When Dennis Richter, Socialist Workers Party candidate for Los Angeles City Council, knocked on the door of Lenin Mendoza Feb. 24, and explained some of the politics and perspectives his campaign is raising, Mendoza, a hospital worker, invited Richter to join him and his two friends, a machine operator and a car salesman, in his garage. Richter and SWP campaign supporters were raising the SWP program with workers door to door in Reseda in the San Fernando Valley.
“We’ve just now been talking about this — how hard it’s getting for people to pay for basic necessities,” Mendoza said. “Sometimes I think prisoners are better off. At least they’ve got somewhere to sleep, three meals a day and medical care.”
“Under capitalism a lot more is taken from workers in prison than given. Prisons are set up to take away workers’ humanity — to brutalize and intimidate you and break down all vestiges of solidarity,” Richter said. “In California the state prison bosses are notorious for their use of solitary confinement. At the Terminal Island federal prison in San Pedro, over 200 prisoners were held for weeks in unheated quarters as temperatures plunged into the 40s.
“The mistreatment continues after you get out of prison. It’s harder to get a job and your right to vote is often taken away. You shouldn’t have to give up your right to vote if you’ve been sent to prison,” Richter said. He pointed to the recent victory in Florida where voters overwhelmingly approved a constitutional amendment that restored the right to vote to 1.4 million former prisoners with a felony conviction.
‘Education’ under capitalism
Mendoza bought a copy of In Defense of the US Working Class by SWP leader Mary-Alice Waters, as well as an introductory subscription to the Militant. He gave the SWP campaigners bottles of water and a promise to get together again soon to continue the discussion.
Richter’s running mate, Laura Garza, SWP candidate for Los Angeles School Board District 5, spoke out at a candidates’ forum Feb. 27. It was attended by over 200 students, parents and teachers at the Alliance Margaret M. Bloomfield High School. This is a charter school in Huntington Park southeast of Los Angeles. The election is in May.
“I’m running to talk about the reality of the system we live in today, the capitalist system — with the rich at the top and working people at the bottom,” said Garza. “I walked the picket lines with the teachers during their strike in L.A. The rulers of this country, whether governed by a Republican or Democratic administration, don’t care whether we get an education. They only want to teach working people to be obedient. The only way this will change is when working people organize independently and take action to overthrow capitalist rule.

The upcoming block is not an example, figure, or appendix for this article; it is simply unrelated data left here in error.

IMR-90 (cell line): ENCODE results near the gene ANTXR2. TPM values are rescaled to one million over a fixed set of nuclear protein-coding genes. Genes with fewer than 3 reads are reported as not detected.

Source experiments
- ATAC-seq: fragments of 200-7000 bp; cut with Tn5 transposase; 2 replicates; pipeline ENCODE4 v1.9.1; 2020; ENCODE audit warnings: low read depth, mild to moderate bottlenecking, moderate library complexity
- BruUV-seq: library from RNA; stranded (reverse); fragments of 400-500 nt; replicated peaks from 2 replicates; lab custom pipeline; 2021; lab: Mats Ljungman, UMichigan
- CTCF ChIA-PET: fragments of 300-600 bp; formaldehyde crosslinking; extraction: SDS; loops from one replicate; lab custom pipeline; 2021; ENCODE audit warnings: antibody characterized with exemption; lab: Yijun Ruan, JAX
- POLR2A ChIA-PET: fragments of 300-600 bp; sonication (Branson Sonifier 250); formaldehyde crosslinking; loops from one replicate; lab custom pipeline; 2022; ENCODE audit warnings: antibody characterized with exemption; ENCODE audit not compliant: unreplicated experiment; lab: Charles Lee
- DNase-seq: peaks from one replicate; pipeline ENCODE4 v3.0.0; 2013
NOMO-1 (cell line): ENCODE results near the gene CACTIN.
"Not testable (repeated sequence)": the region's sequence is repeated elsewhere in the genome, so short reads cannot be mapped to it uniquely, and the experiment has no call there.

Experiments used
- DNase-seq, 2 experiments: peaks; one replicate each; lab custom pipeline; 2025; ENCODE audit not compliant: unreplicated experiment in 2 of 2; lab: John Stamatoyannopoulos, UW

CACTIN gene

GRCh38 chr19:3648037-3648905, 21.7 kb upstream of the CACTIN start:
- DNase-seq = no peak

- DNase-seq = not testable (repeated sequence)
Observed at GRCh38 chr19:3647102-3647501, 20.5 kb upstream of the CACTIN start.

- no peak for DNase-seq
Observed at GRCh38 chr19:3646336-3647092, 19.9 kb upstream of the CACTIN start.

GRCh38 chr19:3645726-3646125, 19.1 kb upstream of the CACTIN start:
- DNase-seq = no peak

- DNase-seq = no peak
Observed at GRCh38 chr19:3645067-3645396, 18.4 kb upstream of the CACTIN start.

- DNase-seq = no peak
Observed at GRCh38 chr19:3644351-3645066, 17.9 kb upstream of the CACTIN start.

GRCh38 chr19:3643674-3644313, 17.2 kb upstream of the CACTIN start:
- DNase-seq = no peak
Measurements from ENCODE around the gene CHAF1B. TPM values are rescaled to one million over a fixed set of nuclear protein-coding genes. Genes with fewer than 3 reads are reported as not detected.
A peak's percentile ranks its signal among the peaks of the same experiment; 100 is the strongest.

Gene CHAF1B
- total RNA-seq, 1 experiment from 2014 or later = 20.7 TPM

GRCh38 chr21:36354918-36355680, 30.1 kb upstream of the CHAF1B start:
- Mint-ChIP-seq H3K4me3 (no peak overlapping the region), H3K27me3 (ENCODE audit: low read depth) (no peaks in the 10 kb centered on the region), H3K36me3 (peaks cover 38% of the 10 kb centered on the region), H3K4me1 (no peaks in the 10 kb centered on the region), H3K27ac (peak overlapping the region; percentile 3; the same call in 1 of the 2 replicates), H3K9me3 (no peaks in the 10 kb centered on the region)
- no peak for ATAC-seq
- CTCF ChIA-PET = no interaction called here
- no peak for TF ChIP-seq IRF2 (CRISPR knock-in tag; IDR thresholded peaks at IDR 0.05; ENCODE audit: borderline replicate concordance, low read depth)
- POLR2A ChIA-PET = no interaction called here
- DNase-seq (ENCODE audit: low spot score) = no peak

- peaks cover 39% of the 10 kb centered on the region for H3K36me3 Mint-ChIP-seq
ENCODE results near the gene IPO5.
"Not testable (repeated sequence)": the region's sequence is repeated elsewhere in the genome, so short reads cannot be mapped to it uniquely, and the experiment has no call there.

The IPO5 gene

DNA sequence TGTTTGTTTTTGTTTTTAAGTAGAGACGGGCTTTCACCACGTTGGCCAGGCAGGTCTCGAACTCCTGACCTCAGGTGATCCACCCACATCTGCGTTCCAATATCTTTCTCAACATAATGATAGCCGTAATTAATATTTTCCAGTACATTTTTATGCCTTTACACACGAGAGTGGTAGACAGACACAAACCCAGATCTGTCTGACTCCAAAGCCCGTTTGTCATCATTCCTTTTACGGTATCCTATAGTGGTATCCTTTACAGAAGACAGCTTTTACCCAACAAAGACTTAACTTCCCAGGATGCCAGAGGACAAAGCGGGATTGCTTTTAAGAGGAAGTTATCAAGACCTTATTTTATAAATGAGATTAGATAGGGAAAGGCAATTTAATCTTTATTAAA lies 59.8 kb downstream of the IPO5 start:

“My party, the Socialist Workers Party, explains that you can’t pretend to reform education under this system,” Garza said. “I’m for a fight to raise conditions for the whole working class. I will join those who are standing up and fighting today. We need to fight for the rights of immigrants, for amnesty for all those in the U.S. without papers, and to join in battles for unionization and for a substantial raise for workers.”
“The only way working people can really learn something today is by becoming part of working-class struggles. Malcolm X never graduated from high school,” she said. “He learned to read in prison as he was preparing himself to fight for Black rights when he got out. He explained you need to learn to read, to think for yourself to fight against capitalist rule. He said the key thing wasn’t to learn you were oppressed, but to learn your own self-worth.”
The various candidates and their supporters had literature on a table at the back of the room, where Garza and her campaign supporters had lively discussions with people both before and after the forum. They sold five books, including three copies of Are They Rich Because They’re Smart? Class, Privilege, and Learning Under Capitalism, by SWP National Secretary Jack Barnes.
Join SWP campaigning door to door
Andrea Morell and Carole Lesnick met Maria Aguilar, a supermarket worker, when they campaigned door to door in Gilroy, California, some 70 miles from Oakland. Morell explained the need for organizing solidarity with the Oakland teachers, who were on strike, and the importance of workers advancing the demand for amnesty for undocumented workers. This will strengthen the labor movement, she said.
Aguilar said she agreed all workers need a union to protect themselves in the workplace. “I’d like to get together again and discuss these ideas more,” she said, taking out a six-month subscription to the Militant.
Socialist Workers Party branches around the country, and sister Communist Leagues in Australia, Canada, New Zealand and the U.K., take their election campaigns to workers on their doorsteps in cities large and small, and rural areas, as the heart of their political activity. Because of the ongoing capitalist economic, political and moral crisis, they find great interest in what road forward for the working class and the proposals of the SWP. They expand the reach of the party and its publications and meet workers who want to join in their activities.
The SWP is running a national slate of candidates in 12 cities across the country and campaigning for them everywhere. They speak in the interests of all those exploited and oppressed by capitalist rule.
To join with the SWP in campaigning on doorsteps, and at union pickets and social protests, or to find out more, contact the SWP or Communist League branch nearest you. See directory.